Zeal is a virtue when it is put into practice as service of others. The clever, cerebral, and reclusive heroine of Smilla's Sense of Snow is a Copenhagen scientist who cherishes her independence and privacy. The one exception to her preference to stay way from people is Isaiah, a young Eskimo neighbor, who wins his way into her heart. When he mysteriously falls to his death from their building's rooftop, Smilla is convinced that he as murdered. Using the same reserves of courage and tenacity that fueled her mother's career as an Inuit hunter, she comes up against the unusual activities of a mining corporation headed by a nefarious man called Tork (Richard Harris).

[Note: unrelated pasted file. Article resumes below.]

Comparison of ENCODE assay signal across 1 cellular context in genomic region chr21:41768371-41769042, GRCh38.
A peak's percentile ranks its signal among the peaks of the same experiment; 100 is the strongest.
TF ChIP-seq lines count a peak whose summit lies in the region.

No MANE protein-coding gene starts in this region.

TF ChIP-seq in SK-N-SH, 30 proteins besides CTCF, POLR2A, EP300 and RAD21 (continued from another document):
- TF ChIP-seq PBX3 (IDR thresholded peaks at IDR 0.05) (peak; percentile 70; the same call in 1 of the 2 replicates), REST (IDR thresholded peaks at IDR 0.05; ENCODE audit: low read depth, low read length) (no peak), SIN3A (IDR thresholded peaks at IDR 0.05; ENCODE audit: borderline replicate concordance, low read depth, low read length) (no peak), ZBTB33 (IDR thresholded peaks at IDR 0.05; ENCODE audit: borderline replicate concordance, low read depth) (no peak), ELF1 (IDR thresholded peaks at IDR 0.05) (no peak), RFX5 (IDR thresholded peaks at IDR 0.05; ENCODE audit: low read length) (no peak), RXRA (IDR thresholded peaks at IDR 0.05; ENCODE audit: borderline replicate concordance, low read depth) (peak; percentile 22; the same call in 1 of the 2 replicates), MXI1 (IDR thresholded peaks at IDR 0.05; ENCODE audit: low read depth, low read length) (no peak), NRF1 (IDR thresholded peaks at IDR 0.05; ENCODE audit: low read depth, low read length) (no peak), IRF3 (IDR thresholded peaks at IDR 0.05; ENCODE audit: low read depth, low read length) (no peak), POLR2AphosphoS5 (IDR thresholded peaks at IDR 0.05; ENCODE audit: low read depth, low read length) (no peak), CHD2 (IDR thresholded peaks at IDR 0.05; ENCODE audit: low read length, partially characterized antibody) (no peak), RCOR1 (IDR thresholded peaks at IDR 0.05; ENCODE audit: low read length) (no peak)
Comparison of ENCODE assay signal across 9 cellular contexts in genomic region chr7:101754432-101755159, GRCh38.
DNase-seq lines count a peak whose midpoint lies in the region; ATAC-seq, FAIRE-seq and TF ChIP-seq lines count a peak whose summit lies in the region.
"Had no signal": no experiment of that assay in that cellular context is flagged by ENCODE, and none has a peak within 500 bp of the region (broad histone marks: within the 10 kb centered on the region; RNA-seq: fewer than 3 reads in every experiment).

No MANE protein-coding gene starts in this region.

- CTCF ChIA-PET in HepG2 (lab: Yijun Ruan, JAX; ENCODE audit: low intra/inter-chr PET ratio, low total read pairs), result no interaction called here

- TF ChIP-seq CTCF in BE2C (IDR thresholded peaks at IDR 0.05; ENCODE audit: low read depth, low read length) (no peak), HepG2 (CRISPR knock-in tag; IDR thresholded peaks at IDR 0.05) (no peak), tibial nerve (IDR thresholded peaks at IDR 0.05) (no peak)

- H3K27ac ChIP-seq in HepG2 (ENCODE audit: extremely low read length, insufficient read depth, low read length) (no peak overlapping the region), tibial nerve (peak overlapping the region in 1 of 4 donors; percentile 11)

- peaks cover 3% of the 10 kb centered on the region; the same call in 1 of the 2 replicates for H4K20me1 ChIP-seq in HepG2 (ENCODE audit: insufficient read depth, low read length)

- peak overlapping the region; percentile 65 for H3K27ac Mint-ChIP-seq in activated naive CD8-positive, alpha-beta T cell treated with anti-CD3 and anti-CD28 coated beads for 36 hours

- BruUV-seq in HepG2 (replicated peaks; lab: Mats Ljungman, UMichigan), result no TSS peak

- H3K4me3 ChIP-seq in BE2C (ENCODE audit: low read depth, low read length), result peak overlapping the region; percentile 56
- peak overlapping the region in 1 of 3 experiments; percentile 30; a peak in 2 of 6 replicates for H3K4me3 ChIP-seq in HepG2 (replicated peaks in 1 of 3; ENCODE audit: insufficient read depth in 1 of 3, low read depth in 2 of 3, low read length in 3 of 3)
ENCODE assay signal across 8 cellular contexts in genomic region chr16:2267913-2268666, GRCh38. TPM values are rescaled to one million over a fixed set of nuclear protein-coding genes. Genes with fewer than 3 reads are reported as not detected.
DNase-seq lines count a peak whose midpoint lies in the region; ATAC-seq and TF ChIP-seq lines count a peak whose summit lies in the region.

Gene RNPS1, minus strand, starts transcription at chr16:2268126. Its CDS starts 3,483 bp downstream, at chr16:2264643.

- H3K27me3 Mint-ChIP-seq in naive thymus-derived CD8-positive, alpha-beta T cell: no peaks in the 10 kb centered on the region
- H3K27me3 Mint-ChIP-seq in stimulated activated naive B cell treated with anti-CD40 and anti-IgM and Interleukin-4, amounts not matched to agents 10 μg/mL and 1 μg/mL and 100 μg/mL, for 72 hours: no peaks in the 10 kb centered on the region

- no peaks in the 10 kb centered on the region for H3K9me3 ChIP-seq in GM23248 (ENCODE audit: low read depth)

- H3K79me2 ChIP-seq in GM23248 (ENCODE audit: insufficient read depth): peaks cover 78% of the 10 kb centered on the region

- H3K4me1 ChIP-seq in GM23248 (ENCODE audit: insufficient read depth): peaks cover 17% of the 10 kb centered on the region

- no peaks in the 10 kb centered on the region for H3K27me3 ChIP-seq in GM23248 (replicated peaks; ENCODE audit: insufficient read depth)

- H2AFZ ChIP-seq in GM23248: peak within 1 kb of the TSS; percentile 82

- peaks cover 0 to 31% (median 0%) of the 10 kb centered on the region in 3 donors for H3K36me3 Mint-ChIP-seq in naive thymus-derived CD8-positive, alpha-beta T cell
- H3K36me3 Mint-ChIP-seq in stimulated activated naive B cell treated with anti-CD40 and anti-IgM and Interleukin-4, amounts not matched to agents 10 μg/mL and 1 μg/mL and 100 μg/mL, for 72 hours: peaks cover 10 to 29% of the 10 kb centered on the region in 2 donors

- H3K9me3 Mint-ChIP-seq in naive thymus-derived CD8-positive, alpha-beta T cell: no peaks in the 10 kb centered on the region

Smilla's Sense of Snow is based on Peter Hoeg's bestselling 1993 suspense novel. The literate screenplay by Ann Biderman vividly conveys the heroine's intelligence and idiosyncrasies. It is the best role of Julia Ormond's career. She shines when talking about the beauty of mathematics or the variations of snow. The drama is populated by colorful characters including a stuttering neighbor (Gabriel Byrne), Smilla's knowledgeable physician father (Robert Loggia), a Christian corporate accountant (Vanessa Redgrave), and a blind sound technician.
Director Billie August has brought this intriguing novel to the screen with all of its mysteries intact. Best of all are the exotic opening and closing scenes where cinematographer Jorgen Persson conveys the austere beauty of Greenland.